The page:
Announcements on breast cancer, lung cancer, and a single-use sterile elastic tourniquet for limb surgery feature in the latest announcements from NICE.
Advanced Breast Cancer
A potentially life-extending drug combination for some people with advanced breast cancer will be made available on England’s Cancer Drugs Fund (CDF) following a recommendation by the National Institute for Health and Care Excellence (NICE).
The draft guidance recommended ribociclib (Kisqali, Novartis) with fulvestrant (Faslodex, AstraZeneca) as an option for people with hormone receptor-positive, human epidermal growth factor receptor 2 (HER2)-negative, locally advanced or metastatic breast cancer who have had previous endocrine therapy.
Clinical trial evidence suggested that compared with fulvestrant alone, the cyclin-dependent kinase 4 and 6 (CDK4/6) inhibitor with fulvestrant increased the length of time before the disease progressed. However, it was not known whether ribociclib increased the length of time people lived because final trial results were not yet available.
The committee said it recognized that ribociclib with fulvestrant had the potential to be cost-effective, and CDF listing would allow time until the end of 2020 when uncertainties around survival and cost-effectiveness were likely to be resolved.
Ribociclib is given as 3 x 200 mg tablets once daily for 21 consecutive days, followed by 7 days off treatment. A pack of 63 tablets has a list price of £2950. However, the manufacturer agreed to provide the drug at a confidential discount.
Meindert Boysen, director of the NICE Centre for Health Technology Evaluation, said: “Treatments that can postpone disease progression are important because they can reduce the number of people who are exposed to the often unpleasant side-effects of chemotherapy, and delay the need for its use in others.
“We are pleased therefore that the company has agreed a commercial arrangement for ribociclib that will allow it to be made available to people with this type of breast cancer.”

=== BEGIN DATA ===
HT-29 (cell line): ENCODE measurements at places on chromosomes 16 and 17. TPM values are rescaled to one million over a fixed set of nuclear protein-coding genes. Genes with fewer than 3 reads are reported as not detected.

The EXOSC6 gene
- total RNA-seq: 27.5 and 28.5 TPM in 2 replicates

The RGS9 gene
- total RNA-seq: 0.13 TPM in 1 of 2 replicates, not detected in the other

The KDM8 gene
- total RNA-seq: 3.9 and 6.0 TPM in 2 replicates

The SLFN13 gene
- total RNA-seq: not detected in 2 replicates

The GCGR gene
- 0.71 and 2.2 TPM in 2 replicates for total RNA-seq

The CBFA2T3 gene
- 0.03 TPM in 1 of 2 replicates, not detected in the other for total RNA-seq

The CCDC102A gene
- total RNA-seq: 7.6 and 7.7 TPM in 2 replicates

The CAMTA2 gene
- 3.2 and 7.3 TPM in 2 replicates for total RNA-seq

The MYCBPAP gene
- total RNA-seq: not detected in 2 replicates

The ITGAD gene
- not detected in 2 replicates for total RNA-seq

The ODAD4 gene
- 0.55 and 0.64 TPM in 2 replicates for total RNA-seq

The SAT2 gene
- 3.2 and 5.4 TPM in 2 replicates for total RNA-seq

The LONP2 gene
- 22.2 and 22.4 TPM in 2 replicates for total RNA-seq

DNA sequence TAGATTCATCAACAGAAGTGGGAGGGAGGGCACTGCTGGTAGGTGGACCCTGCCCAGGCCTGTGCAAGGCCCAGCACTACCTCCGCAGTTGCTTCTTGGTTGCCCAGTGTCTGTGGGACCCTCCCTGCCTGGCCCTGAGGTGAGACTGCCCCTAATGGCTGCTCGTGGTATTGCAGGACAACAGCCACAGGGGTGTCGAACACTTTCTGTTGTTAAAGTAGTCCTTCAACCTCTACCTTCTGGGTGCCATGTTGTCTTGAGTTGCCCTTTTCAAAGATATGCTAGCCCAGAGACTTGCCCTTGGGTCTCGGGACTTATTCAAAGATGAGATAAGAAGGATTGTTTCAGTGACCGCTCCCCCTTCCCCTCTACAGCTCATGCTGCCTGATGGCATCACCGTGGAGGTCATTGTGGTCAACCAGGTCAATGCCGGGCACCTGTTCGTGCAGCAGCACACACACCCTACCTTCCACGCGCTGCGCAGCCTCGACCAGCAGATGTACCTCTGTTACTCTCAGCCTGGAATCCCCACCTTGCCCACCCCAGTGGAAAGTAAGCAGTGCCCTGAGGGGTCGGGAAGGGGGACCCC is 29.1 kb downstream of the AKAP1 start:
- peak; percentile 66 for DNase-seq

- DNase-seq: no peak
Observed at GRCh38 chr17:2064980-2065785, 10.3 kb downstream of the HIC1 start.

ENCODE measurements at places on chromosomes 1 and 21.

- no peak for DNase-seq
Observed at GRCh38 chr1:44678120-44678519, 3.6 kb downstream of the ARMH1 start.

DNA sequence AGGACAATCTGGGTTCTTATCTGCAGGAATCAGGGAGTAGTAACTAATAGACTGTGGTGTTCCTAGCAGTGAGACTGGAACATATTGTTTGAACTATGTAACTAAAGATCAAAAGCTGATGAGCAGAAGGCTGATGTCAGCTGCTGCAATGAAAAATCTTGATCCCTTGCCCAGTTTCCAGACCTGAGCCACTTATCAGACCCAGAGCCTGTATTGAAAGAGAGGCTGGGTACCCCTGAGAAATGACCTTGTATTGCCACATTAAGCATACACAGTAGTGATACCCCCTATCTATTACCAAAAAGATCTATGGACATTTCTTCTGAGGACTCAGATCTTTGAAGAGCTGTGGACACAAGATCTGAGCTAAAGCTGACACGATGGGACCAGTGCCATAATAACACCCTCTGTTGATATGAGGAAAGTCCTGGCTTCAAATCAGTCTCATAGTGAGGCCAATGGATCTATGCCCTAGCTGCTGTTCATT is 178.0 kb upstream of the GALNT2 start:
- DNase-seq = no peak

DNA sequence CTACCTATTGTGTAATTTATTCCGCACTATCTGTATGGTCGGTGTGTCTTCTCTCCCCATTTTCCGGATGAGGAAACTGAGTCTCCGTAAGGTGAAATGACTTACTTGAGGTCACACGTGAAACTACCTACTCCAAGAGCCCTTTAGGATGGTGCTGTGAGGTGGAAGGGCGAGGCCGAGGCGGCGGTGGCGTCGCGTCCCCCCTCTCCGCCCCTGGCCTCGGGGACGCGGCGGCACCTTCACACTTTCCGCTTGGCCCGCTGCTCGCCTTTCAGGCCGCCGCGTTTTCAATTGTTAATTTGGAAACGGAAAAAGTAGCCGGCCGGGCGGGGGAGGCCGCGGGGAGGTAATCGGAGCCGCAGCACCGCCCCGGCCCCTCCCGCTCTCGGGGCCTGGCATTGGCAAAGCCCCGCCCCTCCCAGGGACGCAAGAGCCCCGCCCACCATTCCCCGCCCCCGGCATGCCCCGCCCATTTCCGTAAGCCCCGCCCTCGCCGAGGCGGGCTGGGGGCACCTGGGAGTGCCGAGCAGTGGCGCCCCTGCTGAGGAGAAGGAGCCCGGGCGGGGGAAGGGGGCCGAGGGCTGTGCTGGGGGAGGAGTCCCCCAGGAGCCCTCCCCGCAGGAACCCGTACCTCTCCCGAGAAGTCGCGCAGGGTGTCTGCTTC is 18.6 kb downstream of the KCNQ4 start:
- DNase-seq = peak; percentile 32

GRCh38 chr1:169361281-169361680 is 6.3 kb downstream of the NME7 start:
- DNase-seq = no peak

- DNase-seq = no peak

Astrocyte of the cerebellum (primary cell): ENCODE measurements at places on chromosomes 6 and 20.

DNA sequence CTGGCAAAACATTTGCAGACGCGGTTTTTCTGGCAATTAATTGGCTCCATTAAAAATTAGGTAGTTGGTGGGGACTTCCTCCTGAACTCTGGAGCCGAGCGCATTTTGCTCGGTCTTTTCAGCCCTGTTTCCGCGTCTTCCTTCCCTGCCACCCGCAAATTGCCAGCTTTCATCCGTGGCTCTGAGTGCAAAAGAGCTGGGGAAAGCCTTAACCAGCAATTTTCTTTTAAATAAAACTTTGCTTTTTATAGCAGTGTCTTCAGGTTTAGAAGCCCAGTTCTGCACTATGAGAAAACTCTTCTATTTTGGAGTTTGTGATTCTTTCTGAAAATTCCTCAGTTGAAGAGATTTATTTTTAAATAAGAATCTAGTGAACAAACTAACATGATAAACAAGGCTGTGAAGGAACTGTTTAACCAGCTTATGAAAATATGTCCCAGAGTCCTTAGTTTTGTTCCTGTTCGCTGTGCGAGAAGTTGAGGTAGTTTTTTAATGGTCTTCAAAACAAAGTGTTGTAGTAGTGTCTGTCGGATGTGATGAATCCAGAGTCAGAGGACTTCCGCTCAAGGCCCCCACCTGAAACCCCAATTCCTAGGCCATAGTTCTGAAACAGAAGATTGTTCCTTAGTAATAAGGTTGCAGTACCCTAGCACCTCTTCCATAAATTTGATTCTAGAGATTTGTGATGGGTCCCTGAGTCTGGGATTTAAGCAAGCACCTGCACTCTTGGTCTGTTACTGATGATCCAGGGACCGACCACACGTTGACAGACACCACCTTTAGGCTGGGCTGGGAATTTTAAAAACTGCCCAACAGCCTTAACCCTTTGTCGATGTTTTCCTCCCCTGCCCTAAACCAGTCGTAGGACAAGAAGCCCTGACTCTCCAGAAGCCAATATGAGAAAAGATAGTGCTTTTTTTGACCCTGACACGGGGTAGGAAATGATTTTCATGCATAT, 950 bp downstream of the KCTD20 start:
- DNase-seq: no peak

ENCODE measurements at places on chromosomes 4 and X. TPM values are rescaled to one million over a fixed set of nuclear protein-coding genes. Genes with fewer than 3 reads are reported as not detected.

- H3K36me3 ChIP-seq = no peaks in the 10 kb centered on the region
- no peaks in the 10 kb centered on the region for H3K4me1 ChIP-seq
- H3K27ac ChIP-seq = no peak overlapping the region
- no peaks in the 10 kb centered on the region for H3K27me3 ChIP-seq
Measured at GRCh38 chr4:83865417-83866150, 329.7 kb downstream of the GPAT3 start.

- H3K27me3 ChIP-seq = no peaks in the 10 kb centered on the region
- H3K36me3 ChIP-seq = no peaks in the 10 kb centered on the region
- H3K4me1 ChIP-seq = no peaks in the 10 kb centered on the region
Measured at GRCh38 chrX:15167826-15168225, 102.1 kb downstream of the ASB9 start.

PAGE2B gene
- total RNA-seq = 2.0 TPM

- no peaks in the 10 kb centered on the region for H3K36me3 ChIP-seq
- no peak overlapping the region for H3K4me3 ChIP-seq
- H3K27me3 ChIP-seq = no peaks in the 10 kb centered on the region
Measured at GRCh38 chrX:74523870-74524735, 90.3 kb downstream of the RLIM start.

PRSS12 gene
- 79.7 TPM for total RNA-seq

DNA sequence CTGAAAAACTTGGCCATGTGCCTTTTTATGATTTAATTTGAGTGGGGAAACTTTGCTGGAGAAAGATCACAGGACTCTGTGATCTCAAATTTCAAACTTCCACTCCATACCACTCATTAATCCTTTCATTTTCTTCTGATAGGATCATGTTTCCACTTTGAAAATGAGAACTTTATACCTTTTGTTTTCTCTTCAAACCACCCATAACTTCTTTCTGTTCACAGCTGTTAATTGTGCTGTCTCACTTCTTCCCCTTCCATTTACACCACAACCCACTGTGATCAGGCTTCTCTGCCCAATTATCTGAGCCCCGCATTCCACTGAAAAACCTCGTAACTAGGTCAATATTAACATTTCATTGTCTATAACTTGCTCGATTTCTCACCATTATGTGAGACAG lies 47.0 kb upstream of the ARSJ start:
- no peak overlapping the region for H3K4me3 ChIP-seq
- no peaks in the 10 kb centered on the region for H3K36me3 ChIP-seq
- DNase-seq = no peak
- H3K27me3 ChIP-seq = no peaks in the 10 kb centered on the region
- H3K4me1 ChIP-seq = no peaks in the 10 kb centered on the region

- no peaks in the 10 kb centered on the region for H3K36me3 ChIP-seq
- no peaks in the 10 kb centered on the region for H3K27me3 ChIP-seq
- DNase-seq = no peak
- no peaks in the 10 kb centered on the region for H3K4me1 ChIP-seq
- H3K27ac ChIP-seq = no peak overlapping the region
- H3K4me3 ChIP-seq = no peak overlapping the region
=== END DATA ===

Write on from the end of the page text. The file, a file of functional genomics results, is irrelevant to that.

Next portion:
Subject to appeal, NICE’s final guidance will be published in August.
NICE had already approved abemaciclib (Verzenios, Eli Lilly) (also a CDK4/6 inhibitor) in combination with fulvestrant for the same indication within the CDF.
Access to Psychological Therapies
NICE issued guidance on a digital therapy for managing social anxiety disorder, panic disorder, and general anxiety disorder in adults under its Improving Access to Psychological Therapies (IAPT) programme.
It decided that the online program, Velibra (Gaia Group) did not meet the criteria for the evaluation in the practice phase of the NICE and NHS England IAPT assessment program.
The program, which uses the principles of cognitive behavioral therapy, was developed as an alternative to guided or unguided self-help.
The estimated cost of Velibra was £343 per person.
IAPT services provide evidence-based psychological therapies to people with anxiety disorders and depression.
A panel of experts assess digitally enabled therapies for anxiety, depression, and medically unexplained symptoms which offer the potential to expand these services further.